For humans, we are able to communicate with one another through our wide range of 7,000+ languages in the world, but the way in which computers communicate to one another is through Binary Code. Any time you go to watch a movie, listen to music, or look up directions, you are giving your device input, and it turns into Binary Code. Binary Code is made up of 2 digits 0's, and 1's, unlike our traditional decimal system that is made up of 10 digits. The 0's and 1's are how computers read, process, and store data. These 0's and 1's can represent any symbol, letter, number, or segment of data. Binary Code can also be broken down further into what is called and Byte, and a Bit.
John Tukey, a leading statistician and adviser to five presidents first coined the term in 1946. A single bit is made up of a single 1 or 0. Computers are often classified by the number of bits they can process at one time. Graphics are often described by the number of bits used to represent each pixel, and a certain number of bytes makes up a larger unit called a KiloByte, MegaByte, GigaByte, or a TeraByte.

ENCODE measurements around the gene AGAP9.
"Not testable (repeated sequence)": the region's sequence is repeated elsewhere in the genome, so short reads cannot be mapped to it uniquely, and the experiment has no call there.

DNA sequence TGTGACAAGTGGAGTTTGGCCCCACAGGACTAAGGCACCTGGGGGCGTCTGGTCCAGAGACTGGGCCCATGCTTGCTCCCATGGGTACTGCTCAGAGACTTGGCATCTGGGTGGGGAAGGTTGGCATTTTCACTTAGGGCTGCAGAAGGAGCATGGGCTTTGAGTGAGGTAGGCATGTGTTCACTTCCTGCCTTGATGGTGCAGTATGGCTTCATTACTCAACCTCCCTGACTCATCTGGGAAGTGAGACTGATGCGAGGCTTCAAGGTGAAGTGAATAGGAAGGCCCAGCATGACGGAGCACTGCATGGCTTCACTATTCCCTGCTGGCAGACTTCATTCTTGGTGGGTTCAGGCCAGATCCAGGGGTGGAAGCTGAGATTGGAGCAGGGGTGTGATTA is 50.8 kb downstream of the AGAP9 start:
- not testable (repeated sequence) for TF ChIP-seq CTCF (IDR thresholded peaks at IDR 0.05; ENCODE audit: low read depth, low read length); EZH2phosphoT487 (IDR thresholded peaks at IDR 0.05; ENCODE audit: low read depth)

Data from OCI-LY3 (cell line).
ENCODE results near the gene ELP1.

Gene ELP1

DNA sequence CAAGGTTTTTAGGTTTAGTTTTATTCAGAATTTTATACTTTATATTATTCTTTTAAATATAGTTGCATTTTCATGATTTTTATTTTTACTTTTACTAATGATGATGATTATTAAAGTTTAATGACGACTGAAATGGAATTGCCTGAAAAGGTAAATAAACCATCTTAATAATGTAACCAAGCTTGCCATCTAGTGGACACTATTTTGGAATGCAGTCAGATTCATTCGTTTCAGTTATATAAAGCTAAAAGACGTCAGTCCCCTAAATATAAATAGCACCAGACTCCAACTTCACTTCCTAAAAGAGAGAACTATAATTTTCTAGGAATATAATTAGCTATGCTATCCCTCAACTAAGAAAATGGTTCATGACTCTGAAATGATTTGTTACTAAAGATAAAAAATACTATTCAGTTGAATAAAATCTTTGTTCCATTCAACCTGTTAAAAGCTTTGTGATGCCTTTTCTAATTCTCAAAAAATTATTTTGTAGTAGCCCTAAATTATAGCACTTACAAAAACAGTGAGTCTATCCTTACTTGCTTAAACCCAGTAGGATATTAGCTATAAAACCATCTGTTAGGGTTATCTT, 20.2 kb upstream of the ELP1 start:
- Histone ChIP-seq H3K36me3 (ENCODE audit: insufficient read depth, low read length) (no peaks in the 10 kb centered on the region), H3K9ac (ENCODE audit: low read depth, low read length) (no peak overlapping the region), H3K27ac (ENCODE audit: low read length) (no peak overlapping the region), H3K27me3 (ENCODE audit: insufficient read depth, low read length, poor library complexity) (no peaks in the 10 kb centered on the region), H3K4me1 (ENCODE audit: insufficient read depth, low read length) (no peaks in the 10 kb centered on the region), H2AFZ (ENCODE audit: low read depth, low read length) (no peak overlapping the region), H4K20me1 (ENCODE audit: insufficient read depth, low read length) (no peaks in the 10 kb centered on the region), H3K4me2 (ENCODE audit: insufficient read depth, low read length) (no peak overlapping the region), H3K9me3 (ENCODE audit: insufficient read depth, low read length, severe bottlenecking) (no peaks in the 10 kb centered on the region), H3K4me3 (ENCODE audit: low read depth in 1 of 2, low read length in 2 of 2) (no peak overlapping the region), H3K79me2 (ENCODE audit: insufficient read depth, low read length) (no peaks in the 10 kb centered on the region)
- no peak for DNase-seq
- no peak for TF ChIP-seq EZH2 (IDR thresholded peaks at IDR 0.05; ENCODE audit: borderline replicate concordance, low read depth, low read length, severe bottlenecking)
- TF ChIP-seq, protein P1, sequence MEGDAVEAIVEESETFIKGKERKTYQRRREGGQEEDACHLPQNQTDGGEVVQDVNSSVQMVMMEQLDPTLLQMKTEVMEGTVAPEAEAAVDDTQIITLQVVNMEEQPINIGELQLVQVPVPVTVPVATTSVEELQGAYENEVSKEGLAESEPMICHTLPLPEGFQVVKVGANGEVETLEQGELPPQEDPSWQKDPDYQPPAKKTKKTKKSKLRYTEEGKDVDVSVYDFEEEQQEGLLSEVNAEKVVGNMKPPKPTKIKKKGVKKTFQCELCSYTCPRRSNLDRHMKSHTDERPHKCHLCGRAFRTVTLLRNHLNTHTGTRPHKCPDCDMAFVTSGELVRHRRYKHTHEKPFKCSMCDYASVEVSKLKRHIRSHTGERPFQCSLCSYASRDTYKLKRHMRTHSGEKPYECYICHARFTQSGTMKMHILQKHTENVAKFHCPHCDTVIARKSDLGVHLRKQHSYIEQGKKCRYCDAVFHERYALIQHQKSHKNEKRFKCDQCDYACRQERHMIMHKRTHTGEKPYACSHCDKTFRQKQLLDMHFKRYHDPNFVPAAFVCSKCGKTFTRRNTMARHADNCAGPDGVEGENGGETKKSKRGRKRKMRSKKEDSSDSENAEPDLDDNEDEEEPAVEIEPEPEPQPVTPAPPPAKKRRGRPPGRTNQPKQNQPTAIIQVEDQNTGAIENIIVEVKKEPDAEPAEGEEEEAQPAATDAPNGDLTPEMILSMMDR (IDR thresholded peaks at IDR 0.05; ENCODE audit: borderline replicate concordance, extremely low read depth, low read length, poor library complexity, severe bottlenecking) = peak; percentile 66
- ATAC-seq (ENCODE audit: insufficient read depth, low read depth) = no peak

A byte is a unit of storage capable of holding a single character for example those letters, numbers, and symbols, we talked about earlier. One byte is equal to 8 bits (a single 1 or 0)
Byte: This is a single byte composed of 8 bits => 01100011 = "c"
Now what if we wanted to used multiple bytes to compose a word or sentence?
This gets very long winded, because a single byte doesn't represent one word, it only represents a single character, which is why us humans don't use this as a form of language, but this binary system is what computers use everyday to communicate!